For many Yalies, Sunday is football. We coordinate everything around kickoff, from social schedules to the problem sets we really should have started last weekend. A single sport, sometimes a single team, dominates our day. While Yale has forced us to find some creative ways of actually watching the games — especially for those of us whose hometown teams lie outside of the New York and New England areas — family “game-day” traditions find a way of resurfacing here in New Haven.
In my central-Virginia household, the Washington Redskins rule the roost. Watching the latest failings of D.C.’s perennially maligned squad is a weekly event. Unhealthy foods of all sorts are prepared and voraciously consumed, while jerseys are donned and expletives freely hurled. What makes football so significant, so intrinsic to my family’s weekly routine, is the way it brings us together. We are bonded as a family by the simple act of stopping for a few hours and watching 22 super-athletes hurl themselves at each other.
My Calhoun suite experienced that very feeling when the Redskins took on the Philadelphia Eagles in their season opener. I proudly threw on my Robert Griffin III jersey, dragged a few of my suitemates to our common room couch and proceeded to swear wildly as my Redskins, true to form, threw away the game. Little had I realized that football, much as it had at home, took over my evening. I could think of nothing other than the game on TV, as work was tossed by the wayside. An evening of suite bonding erupted from an otherwise mundane day. While the faces were new, the tradition of community (and junk food) remained the same, reminding everyone of life “back home.”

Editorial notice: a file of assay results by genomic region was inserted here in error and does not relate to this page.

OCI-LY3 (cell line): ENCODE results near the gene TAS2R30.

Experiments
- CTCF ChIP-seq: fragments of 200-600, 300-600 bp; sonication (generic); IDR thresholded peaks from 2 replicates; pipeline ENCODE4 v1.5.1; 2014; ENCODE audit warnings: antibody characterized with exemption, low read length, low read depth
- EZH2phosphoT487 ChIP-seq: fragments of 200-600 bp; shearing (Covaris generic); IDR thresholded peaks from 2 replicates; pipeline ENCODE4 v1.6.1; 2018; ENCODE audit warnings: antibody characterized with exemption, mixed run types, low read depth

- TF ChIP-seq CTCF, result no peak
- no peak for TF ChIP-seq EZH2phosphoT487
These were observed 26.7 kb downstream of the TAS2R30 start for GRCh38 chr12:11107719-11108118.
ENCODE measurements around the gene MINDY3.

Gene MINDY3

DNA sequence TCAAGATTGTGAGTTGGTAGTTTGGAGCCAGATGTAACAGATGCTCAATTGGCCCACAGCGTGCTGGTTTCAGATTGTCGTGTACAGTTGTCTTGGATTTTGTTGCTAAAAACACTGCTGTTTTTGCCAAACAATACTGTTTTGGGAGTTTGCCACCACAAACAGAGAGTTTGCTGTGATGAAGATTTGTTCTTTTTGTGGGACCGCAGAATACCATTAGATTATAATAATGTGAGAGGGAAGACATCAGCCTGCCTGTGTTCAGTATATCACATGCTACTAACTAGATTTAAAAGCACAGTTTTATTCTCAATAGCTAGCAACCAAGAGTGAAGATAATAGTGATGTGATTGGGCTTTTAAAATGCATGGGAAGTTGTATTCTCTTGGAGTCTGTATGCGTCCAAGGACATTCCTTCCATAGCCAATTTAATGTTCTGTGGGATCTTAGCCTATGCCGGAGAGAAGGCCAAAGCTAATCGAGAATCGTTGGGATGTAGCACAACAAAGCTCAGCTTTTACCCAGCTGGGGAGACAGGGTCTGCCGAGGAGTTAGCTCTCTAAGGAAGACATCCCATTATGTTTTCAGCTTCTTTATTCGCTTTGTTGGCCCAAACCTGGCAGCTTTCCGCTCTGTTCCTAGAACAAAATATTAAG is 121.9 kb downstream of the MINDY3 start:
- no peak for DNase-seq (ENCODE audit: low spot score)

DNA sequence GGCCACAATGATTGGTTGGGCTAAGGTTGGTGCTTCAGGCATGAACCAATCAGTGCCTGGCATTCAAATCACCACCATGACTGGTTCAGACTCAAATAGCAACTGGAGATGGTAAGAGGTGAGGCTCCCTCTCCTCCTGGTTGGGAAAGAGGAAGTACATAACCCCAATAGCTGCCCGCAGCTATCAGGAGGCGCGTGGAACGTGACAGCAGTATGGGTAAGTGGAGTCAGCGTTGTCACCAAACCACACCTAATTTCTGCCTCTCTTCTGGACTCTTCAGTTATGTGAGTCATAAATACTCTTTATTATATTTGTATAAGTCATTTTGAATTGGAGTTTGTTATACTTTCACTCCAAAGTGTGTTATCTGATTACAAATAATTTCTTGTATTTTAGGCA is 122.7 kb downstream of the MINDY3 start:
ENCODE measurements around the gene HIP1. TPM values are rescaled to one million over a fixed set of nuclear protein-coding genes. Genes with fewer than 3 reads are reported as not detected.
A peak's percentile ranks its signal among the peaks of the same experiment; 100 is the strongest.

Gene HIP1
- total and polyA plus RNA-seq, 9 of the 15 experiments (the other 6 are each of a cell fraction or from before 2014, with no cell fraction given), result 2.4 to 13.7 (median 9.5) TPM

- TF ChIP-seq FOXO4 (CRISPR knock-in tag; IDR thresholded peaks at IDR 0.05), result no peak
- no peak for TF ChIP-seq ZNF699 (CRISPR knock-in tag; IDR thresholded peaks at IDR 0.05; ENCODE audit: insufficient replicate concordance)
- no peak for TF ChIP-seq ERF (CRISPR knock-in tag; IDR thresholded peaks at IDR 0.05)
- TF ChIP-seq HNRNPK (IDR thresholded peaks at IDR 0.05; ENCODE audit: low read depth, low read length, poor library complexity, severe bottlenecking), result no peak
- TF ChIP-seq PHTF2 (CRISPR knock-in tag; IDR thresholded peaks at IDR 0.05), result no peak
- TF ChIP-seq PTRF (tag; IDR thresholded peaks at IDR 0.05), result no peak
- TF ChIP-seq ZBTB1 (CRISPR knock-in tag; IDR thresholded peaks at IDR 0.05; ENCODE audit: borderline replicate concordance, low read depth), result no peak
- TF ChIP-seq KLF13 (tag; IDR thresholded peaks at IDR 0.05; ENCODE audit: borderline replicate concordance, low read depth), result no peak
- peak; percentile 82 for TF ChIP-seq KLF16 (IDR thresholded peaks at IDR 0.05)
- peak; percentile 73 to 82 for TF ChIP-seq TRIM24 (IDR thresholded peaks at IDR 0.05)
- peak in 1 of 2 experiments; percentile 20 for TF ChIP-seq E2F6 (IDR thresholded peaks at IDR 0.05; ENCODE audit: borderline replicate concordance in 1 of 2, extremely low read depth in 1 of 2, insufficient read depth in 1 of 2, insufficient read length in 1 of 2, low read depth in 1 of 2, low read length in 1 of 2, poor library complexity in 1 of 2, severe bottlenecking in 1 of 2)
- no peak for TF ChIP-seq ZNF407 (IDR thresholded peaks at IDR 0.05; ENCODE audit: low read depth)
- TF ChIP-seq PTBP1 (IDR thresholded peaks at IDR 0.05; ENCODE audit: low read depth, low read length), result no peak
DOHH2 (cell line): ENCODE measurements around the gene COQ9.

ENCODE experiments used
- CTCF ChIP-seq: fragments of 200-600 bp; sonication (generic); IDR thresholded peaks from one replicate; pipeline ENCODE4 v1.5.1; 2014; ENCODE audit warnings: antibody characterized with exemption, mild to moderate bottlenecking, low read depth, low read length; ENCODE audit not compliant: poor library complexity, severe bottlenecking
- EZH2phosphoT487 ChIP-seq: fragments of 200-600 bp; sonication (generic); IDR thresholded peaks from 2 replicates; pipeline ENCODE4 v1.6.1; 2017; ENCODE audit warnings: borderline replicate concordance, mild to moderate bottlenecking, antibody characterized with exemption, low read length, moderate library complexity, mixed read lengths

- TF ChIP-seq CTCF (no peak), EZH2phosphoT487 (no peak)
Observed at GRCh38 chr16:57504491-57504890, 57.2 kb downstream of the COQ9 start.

While college isn’t necessarily conducive to the transplantation of homegrown weekly norms, Yale doesn’t force us to abandon everything we once loved about Sundays. Football merely becomes a new way for students to meet, talk and shout together. Every football-oriented Sunday custom predicates itself on the idea of a community. Whether that community is a family, a group of friends or even a bunch of strangers is irrelevant. The return of football has signaled a return to outgoing, person-to-person interactions that are uniquely fostered by the world of spectator sports.
I’ve spent an inordinate amount of time glued to a television screen, sitting side-by-side with an ever-changing group of peers, cheering and jeering as each game unfolds. At this point, the team I’m watching doesn’t even matter, I’m just glad to have football back. Spectator sports, especially football, give us a unique sense of connection with the people in our social spheres. For a few moments, we are all focused on the exact same thing, free to express emotion loudly and openly, rather than hide feelings of intense elation or displeasure. Outbursts are encouraged and personal reservations have a tendency of leaving the room. Sundays have become a time to reconnect with suitemates and friends; football serves as our intermediary.
Even though my family is hundreds of miles away, a new family emerges in front of every screen. Watching games here at Yale brings a big group of very different people together, with a nationally viewed sport serving as an excuse to meet people with whom you may have nothing in common. My suitemates from Arkansas, New Jersey, Mexico City, New Hampshire and Florida all joined me, for varying intervals, to catch a few minutes of football. Though our origins are very different, “America’s game” gives us all a chance to connect (often by consoling people like me, whose teams can’t seem to find the end zone).
Though I initially associated my Sundays with a family tradition that I could never recreate, that feeling has evaporated. Football has provided a new way to bring together a village. It helps us to find our place, make new memories and start those new traditions we’ll have when we leave.
Marc Cugnon is a freshman in Calhoun College. Contact him at firstname.lastname@example.org.